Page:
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Senate Finance Committee Hearing on Protecting Youth Mental Health

On February 8th, U.S. Surgeon General Dr. Vivek Murthy testified at a hearing for the Senate Finance Committee to identify mental health concerns for American youth. This bipartisan hearing underscores the Senate’s attention as the ongoing youth mental health crisis that has been heightened by the COVID-19 pandemic. The House and Senate have held numerous hearings on this critical topic. (See previous FABBS coverage on another congressional hearing on the topic featuring FABBS Council Representative, Dr. Mitch Prinstein). Dr. Murthy’s testimony follows his previously issued Surgeon General’s Advisory addressing the nation’s youth mental health crisis (see previous FABBS coverage on the report).  

The Surgeon General framed his testimony with four recommendations:  

  • access to high quality, affordable, and culturally competent mental health care,  
  • prevention programs in community-based programs, 
  • the impact and accountability of technology, and
  • overcoming stigma associated with mental health and seeking help. 

A big topic of discussion for many senators during this hearing was improving access to mental health care and services, where telehealth can serve as a supplement for those who have trouble accessing care. Dr. Murthy and the Senators present agreed that providing care across state lines and in rural areas, the adoption of telehealth and telemedicine, broadband access, and properly utilized technology could narrow the gap in inequality of receiving access to public health information and services.  

Senator Tom Carper (D-DE) remarked on the barriers that researchers face when trying to access data from media companies. Other Senators joined this discussion surrounding social media, the lack of safety standards in the use of digital technology, and availing access to data for researchers to accurately assess mental health. The Senators agreed that the relationship between digital technologies and mental health is very poorly understood, as specifically commented on by Senator Maggie Hassan (D-NH).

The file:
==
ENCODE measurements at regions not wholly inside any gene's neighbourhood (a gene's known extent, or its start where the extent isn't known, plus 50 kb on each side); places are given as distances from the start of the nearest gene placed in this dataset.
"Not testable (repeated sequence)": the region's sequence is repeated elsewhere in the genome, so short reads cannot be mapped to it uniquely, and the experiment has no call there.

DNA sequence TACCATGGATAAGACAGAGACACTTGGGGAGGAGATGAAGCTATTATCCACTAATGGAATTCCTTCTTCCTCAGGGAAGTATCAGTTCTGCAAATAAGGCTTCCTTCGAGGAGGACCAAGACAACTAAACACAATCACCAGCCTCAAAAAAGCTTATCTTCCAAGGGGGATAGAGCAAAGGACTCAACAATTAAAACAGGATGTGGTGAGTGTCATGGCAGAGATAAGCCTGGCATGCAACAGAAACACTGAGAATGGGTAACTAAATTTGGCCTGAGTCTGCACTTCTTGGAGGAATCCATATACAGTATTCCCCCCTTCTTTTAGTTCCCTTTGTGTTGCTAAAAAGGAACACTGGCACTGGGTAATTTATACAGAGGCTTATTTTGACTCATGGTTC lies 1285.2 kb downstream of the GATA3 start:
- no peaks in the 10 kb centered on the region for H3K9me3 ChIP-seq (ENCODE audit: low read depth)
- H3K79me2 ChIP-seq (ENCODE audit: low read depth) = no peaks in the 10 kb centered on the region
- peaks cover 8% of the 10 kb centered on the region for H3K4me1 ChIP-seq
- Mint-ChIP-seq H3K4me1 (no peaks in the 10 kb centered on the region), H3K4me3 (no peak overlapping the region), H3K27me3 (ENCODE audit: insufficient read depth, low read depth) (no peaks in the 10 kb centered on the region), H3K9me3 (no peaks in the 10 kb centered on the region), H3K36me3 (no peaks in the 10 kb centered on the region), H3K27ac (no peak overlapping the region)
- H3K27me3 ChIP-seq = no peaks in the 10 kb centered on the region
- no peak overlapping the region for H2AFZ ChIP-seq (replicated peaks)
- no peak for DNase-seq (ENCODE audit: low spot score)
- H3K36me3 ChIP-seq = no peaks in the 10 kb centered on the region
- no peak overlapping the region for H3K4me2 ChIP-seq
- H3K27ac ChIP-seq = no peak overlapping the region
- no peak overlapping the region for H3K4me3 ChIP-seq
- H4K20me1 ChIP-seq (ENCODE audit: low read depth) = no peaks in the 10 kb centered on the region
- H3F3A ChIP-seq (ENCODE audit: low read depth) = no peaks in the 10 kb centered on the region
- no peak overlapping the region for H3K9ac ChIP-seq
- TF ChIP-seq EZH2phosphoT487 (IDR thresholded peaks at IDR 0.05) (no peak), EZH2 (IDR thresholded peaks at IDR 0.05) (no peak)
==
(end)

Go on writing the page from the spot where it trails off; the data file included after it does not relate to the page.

Of interest to FABBS scientists, Dr. Murthy argued that public health experts should be able to access and analyze data from technology and social media use that private companies conduct from massive national experiments on their social media users. Access to this information would enable them to draw conclusions and draft recommendations to support youth mental health.  

During the question-and-answer portion of this hearing, Senators expressed a strong interest in addressing stigma and the cultural change in mental health within families, communities, and institutions. 

“The challenge is that these preventative programs are often underfunded, understudied, and underappreciated by the public. Many educators who have discovered these programs often do not know how to go about with them. Resources and technical assistance can make a big difference in helping our kids early in the time course of these challenges.” 

-Dr. Vivek Murthy


Research from the psychological and behavioral sciences have made major contributions to inform intervention efforts to reduce stigma [for example, the National Institute of Health’s Office of Behavioral and Social Sciences Research (NIH OBSSR)’s Treating Post-Traumatic Stress Disorder (PTSD)]. Additionally, Senator Carper (D-DE) praised the National Institute of Health’s (NIH) programs and their support for evidence-based research to inform prevention efforts, such as family check-up. FABBS scientists contribute to the knowledgebase, prevention, interventions and treatment to address mental health and behavioral. FABBS advocates for federal support for research and works to connect the research to policy and practice.  

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